THE HANDICAPS OF THE
People who do not understand what conditions are really like in Kenya, frequently ask how it is that Mau Mau has been able to hold out for so long against the combined forces of the Police, the Army, and Air Force, with their far greater resources of materials and superiority of weapons.
There are many different factors which contribute to the difficulties of operating successfully against the Mau Mau gangs and I shall try and point out some of them.
In the first place, a large part of the country in which Mau Mau operates is without proper roads, and, of course, a part of it is actual forest on the mountain slopes of Mount Kenya and the Aberdares. Communication systems are very bad and the area is vast. It is not at all easy, therefore, to get the news of the movements of a Mau Mau gang back to a point where there is a Guard Post, a Police Post, or a Military Camp, in time for the Security Forces to get into action before the gang that was the subject of the report has melted away.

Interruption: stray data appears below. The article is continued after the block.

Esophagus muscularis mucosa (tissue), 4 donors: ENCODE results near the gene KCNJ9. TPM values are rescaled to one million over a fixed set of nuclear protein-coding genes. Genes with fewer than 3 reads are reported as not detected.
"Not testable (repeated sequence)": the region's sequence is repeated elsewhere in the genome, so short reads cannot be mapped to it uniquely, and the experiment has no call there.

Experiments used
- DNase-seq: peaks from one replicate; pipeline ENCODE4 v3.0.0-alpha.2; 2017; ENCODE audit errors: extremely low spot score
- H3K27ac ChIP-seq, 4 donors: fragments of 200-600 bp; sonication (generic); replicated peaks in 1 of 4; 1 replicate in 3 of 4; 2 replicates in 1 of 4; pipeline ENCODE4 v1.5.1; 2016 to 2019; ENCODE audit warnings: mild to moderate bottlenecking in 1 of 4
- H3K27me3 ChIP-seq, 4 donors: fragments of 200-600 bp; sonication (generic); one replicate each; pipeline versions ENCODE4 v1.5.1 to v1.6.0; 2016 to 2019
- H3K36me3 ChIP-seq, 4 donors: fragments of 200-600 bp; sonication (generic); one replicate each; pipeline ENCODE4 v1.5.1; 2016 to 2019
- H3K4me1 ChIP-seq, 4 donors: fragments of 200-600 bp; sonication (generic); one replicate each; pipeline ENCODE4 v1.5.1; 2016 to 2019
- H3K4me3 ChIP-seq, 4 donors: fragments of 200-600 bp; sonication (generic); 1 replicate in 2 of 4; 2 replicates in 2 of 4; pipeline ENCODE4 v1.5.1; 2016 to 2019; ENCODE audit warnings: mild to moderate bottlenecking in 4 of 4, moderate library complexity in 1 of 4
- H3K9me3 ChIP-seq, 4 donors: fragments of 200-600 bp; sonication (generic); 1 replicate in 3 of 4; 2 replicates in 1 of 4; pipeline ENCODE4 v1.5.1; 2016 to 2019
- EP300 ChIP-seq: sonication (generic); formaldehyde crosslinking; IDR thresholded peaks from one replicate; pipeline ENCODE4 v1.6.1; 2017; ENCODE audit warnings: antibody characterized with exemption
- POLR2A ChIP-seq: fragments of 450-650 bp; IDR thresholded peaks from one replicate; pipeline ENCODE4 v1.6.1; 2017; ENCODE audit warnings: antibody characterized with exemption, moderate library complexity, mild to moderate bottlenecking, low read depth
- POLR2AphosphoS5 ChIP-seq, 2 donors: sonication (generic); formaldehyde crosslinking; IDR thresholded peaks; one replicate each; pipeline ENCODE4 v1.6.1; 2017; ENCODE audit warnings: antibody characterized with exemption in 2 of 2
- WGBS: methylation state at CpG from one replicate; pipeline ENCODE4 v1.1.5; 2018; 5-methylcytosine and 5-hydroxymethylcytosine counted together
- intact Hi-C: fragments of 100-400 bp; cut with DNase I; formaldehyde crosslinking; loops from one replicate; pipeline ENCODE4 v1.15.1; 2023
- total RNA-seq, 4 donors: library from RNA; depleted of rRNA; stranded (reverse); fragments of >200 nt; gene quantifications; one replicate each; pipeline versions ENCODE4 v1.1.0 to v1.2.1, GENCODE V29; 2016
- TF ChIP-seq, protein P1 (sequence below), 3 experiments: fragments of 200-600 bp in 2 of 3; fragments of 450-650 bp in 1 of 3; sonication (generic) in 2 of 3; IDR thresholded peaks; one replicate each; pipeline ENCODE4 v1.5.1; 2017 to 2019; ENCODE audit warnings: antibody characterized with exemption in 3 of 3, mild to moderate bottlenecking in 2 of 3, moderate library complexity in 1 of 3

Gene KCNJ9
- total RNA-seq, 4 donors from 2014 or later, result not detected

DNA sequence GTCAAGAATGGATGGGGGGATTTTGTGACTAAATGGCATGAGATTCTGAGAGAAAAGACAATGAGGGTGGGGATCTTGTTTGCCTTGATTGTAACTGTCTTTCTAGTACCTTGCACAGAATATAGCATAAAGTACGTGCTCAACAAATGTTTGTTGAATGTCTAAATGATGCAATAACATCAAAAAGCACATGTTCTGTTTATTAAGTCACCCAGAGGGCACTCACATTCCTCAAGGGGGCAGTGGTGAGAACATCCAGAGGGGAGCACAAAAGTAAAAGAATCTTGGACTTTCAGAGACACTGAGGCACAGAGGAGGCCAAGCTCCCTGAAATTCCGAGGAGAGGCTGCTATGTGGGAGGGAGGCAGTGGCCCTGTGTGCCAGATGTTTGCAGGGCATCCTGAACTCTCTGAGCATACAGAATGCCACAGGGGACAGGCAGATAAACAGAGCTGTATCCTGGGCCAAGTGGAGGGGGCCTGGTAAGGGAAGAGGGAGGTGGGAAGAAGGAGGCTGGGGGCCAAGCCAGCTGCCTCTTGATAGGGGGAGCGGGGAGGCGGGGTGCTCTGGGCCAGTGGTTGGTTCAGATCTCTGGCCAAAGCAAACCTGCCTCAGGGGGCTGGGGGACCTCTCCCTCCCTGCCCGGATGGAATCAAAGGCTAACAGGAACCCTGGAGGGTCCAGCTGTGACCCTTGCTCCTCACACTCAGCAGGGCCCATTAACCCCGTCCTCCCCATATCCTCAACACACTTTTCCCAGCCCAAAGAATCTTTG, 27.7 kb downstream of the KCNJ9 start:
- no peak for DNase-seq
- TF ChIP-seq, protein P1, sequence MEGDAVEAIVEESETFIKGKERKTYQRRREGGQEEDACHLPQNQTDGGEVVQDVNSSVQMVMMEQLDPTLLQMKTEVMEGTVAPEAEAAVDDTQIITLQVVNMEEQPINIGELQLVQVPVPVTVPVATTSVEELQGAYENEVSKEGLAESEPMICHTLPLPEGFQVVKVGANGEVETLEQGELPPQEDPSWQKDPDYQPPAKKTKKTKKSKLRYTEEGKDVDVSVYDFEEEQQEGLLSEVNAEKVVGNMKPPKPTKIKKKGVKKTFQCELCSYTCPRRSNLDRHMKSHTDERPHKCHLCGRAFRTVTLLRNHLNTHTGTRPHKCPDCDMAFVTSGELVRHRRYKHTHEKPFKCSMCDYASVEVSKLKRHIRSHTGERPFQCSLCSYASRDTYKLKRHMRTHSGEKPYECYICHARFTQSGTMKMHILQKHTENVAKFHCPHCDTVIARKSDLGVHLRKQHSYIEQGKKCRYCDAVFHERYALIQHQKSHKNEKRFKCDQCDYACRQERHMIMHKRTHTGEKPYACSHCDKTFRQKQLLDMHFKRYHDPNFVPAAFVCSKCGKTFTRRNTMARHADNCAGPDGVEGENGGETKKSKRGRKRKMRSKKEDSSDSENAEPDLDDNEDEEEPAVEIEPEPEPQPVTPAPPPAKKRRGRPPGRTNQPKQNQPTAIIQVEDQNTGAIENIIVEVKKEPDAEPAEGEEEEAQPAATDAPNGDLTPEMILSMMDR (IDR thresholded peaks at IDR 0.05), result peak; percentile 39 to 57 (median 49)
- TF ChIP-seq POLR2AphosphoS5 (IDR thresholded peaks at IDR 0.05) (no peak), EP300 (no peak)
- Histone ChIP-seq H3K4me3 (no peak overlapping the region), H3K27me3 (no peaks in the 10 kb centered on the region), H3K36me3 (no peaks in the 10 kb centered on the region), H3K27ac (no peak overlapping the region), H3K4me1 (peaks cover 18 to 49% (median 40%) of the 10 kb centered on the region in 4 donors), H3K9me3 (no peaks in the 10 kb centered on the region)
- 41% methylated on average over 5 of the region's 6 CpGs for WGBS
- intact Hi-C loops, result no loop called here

Moving across country on foot, up and down steep hillsides--which even jeeps and land-rovers cannot negotiate --it is relatively easy for a gang to take evasive action from mechanical patrols. Foot patrols, on the security side, consist in a large part of personnel--both British and African--who are not really familiar with the terrain, and who therefore have to have guides drawn from among the local people, such as the Home Guards. But a guided party that is trying to follow a trail can never move so fast as a group of people who all know the district and who can scatter to meet again at a prearranged rendezvous,